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Shanghai International Literary Festival appearances

 

Jen Bervin’s Microscopic Silk Poems Meant to Live Inside the Body

 

I’ll be reading and speaking at two SILF events. First, Saturday 11 March at 2pm, with Austin Woerner and Nina Powles, I’ll be reading a few poems and previewing the Thursday 16 6pm reading and panel discussion with Jen Bervin, Wen Jin and Jen Hyde.

Thursday’s event has been long in the making, bringing Jen & Jen back to Shanghai. Jen Hyde’s wrote most of her first full-length collection Hua Shi Hua while doing a post-graduate fellowship at NYU Shanghai; she also organized a fantastic Jen Bervin talk on her Emily Dickinson projects. Now Bervin’s back in China, working with Charlotte Lagarde on her fantastic Su Hui’s Reversible Poem project (if you click through one link today, make it the this one).

The Thursday panel is shaping up less as originally conceived (a panel grappling with difficult questions surrounding Anglophone American writers “writing China”) and more as a panel on culturally complex poetry and art practice: Jen Hyde’s book includes drawings and arises from her interest in China’s paper and bookmaking traditions; Jen Bervin’s Su Hui work is a beautiful project involving silk, embroidery, poetry and the history of Chinese women as woven through all of the aforementioned; finally, my new aleatoric & algorithmic Shanghai Metro-writing project, 16 Lines, which marks my first foray into poetry that goes beyond “the page,” with its eventual form projected to be an interactive website (technical help from NYU Shanghai colleague Luis Morales-Navarro) that will generate hundreds of thousands, if not millions, of line-combinations in the spirit of both Su Hui (her poem can be read 7000 different ways) and Raymond Queneau with his Cent mille milliards de poèmes. We’ll be joined by Wen Jin, who will moderate the discussion and Q&A, bringing the perspectives and insight she’s developed as a scholar focused on the complex interactions between and among Chinese and US American literatures (see her book Pluralist Universalism: An Asian Americanist Critique of U.S. and Chinese Multiculturalisms).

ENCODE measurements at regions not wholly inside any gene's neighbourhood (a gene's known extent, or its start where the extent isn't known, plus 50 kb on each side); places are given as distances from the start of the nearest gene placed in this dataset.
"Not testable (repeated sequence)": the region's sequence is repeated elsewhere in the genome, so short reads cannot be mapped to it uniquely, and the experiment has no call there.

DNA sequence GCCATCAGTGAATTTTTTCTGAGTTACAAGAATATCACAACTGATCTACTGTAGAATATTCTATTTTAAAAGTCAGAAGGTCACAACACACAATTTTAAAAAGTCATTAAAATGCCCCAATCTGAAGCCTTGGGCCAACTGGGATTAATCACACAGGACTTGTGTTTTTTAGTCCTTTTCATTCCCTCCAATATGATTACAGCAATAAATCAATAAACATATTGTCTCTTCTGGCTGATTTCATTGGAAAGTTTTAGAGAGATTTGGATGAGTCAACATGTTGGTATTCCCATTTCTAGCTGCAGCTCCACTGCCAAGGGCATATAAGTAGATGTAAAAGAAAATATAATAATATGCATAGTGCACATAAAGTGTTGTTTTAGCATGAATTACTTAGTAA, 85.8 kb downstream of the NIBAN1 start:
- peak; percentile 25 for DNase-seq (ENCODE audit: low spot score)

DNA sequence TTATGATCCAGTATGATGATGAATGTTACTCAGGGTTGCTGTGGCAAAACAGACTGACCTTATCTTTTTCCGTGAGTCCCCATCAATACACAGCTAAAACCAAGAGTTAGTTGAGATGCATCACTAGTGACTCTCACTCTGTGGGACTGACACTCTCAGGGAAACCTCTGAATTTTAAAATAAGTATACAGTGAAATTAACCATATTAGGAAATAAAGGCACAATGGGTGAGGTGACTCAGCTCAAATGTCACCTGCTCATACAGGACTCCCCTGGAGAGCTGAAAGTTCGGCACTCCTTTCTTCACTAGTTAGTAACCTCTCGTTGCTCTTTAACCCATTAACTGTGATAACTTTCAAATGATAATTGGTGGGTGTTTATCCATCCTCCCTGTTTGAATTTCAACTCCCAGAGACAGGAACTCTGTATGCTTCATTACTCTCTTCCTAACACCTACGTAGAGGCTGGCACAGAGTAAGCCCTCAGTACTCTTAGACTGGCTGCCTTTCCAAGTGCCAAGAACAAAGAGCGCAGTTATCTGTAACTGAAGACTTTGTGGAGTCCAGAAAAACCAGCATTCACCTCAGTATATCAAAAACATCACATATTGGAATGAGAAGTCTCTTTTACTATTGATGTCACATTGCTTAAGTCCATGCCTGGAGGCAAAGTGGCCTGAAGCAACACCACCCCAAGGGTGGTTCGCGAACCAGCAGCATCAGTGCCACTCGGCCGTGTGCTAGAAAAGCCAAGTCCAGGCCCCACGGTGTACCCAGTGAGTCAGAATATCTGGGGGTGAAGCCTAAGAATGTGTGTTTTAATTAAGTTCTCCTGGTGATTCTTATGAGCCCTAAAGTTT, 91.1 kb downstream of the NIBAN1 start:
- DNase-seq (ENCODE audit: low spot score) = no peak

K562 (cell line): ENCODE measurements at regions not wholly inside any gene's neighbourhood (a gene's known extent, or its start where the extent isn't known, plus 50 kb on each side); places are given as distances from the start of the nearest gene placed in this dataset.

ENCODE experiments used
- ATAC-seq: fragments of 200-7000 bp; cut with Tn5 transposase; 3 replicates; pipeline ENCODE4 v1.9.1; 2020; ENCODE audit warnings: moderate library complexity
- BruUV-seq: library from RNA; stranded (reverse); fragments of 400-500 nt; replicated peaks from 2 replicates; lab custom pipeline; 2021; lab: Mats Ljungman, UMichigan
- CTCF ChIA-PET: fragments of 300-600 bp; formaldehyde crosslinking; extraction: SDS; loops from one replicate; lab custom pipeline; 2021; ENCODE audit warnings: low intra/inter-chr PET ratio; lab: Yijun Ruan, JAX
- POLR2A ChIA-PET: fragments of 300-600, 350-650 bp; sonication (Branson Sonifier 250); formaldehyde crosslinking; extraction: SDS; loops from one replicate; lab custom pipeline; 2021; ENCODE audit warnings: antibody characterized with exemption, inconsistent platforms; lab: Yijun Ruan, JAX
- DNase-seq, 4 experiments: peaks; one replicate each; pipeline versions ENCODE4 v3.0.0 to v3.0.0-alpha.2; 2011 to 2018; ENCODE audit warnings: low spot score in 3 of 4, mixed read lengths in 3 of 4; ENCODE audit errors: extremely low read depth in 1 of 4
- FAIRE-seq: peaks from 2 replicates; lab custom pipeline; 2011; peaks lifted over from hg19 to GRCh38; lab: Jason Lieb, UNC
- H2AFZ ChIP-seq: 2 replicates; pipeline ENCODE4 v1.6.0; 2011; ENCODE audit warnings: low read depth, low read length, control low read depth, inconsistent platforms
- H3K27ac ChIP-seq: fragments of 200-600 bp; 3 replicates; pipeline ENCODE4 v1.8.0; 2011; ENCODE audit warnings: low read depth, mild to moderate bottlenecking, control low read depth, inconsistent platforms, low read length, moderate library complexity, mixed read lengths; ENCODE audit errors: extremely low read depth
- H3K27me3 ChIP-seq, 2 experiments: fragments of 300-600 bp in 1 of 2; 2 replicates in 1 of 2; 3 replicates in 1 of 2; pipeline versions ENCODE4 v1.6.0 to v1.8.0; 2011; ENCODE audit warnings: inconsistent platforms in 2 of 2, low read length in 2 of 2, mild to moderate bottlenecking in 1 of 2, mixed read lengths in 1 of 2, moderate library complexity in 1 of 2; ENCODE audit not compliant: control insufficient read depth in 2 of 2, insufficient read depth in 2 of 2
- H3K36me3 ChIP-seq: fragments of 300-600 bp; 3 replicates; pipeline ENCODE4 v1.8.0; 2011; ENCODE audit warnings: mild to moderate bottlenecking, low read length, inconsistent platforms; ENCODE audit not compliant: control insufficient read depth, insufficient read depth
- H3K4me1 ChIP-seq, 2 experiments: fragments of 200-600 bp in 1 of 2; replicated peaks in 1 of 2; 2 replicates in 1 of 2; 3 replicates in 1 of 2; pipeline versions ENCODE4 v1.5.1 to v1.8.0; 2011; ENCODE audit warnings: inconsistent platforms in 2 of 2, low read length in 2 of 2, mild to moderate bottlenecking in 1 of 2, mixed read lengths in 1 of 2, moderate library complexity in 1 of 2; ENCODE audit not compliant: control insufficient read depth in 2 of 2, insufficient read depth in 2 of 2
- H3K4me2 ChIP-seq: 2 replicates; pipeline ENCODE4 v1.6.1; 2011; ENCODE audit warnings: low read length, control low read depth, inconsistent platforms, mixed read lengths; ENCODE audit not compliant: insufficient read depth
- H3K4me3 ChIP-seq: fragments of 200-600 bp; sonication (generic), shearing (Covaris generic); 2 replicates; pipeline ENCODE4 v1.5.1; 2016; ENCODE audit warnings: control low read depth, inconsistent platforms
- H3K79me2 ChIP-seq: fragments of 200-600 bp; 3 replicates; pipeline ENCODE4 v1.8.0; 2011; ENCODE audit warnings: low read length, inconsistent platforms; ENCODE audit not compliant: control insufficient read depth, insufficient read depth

The Saturday event came together quickly to fill a spot left vacant by a late cancellation. Austin, who happened to be coming to town, was happy to come read from his powerful translation of Ouyang Jianghe’s masterful Phoenix, an ekphrastic long poem written in response to Xu Bing’s massive phoenix sculptures. Nina, who I’ve gotten to know through her frequent attendance of the NYU Shanghai reading series I’ve been curating, agreed on the shortest of notice to read recent work; she’s a very active (and very good!) young poet making ‘zines and helping create an international poetry scene while studying Chinese at Fudan University. I’ll be reading some work from Expat Taxes and talking a bit about 16 Lines.

 

16 Lines... and counting

16 Lines… and counting